In some cases, countries mulled uncomfortable labor market reforms that would have scaled back the privileges of older people. And they considered increasing taxes for the rich and a tougher battle against tax evasion, which has long been viewed as a trivial offense. Both are measures that would impact older, wealthier people in particular.
It was only a few years ago that the then “grand coalition,” a government comprised of Chancellor Angela Merkel’s conservative Christian Democratic Union and the center-left Social Democratic Party, pushed through a “pension guarantee” that prevents cuts to benefits for the elderly even if wages sink for young workers. Behind this decision was the fear there would be a backlash among outraged pensioners in the next election…
To listen to the neo-liberal, these “reforms” are inevitable and it’s just the political clout of the older that has prevented their being subjected to them.
In the real world, however, supply side labor “reforms” are a myth and neo-liberals went after the young for two reasons: 1) it’s harder to justify cutting pensions of those that worked in the old system than impoverishing those who haven’t “performed” yet, 2) if the young generation gets indoctrinated into accepting the new, semi-feudal world, they’re less likely to cause trouble in the future. Also, Böcking wants readers not to focus on the fact that wealthy people benefited from the tax (and tax evasion) policies but just claims that those people also are older.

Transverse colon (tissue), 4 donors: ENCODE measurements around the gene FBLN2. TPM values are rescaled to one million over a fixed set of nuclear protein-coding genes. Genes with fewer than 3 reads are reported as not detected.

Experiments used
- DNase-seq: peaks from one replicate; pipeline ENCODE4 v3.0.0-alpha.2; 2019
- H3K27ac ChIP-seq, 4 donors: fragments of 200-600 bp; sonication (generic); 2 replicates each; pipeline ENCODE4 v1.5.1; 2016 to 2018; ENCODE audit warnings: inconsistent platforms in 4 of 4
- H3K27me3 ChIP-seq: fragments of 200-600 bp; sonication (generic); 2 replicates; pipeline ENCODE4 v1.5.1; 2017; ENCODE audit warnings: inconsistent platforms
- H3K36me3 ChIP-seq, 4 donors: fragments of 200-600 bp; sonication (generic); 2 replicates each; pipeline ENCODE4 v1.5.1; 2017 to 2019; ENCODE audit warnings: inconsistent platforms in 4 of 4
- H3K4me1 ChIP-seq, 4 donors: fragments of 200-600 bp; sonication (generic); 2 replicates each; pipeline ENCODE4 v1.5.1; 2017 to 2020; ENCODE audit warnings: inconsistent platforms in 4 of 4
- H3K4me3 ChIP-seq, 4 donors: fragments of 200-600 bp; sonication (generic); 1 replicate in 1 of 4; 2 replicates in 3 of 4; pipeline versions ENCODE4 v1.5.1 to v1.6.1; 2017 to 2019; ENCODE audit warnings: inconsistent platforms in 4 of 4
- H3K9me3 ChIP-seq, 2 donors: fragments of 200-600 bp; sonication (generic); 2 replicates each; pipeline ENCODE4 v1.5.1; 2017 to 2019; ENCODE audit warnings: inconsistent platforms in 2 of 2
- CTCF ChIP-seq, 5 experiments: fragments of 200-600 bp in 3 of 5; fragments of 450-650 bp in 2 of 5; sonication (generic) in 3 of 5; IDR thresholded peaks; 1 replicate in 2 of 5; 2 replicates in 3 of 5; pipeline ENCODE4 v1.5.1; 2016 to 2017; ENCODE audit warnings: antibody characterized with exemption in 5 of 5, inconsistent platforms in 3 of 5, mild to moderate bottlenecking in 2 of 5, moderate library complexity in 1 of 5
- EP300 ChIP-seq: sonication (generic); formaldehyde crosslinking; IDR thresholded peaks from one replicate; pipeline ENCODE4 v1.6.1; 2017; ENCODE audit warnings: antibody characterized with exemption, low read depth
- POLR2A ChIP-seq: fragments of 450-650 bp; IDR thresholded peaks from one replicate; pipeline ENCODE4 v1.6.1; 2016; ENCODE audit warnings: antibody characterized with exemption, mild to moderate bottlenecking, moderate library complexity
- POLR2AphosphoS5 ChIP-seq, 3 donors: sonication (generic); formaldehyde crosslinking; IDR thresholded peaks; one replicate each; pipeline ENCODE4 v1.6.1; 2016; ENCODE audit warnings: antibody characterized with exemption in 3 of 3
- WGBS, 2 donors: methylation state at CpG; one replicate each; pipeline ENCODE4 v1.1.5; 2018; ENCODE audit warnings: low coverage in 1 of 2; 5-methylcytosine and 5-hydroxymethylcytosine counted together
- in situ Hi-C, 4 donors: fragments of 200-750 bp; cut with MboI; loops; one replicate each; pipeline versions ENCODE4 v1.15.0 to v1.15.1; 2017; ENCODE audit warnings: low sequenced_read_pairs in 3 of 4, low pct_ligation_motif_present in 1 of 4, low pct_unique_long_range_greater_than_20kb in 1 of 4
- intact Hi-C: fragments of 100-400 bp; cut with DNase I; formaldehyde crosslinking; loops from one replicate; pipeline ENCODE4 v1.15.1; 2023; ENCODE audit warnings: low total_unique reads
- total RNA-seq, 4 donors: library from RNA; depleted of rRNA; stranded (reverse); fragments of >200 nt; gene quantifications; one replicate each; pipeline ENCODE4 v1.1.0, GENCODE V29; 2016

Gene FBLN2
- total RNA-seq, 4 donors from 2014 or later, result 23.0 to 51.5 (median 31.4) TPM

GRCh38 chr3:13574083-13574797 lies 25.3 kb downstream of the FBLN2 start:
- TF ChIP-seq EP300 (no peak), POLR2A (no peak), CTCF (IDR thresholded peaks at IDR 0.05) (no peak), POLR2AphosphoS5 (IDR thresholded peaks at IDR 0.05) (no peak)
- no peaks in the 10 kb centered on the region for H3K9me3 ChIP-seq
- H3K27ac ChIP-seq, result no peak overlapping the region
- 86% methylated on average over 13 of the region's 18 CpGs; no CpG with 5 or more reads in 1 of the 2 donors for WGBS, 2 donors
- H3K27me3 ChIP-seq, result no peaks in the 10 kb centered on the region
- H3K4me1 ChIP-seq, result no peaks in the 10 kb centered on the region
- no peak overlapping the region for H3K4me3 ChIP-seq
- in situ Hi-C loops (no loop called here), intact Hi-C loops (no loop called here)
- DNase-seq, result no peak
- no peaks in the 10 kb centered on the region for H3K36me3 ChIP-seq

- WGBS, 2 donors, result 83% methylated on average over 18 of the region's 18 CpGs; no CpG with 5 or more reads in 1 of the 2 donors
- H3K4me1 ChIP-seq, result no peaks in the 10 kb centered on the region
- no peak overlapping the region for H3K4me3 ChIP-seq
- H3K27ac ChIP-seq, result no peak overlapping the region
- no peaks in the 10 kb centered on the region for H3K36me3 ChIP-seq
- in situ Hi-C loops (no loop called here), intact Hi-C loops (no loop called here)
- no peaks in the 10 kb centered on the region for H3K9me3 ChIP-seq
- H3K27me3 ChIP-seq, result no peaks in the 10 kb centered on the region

Böcking also offers us this:
Meanwhile, income distribution between generations in Germany threatens to soon become a “new social issue,” warns a recent analysis in a journal published by the Munich-based Ifo economic institute. The disparity between what young and old people earn must shrink, it says. “Otherwise the conflict potential will increase.”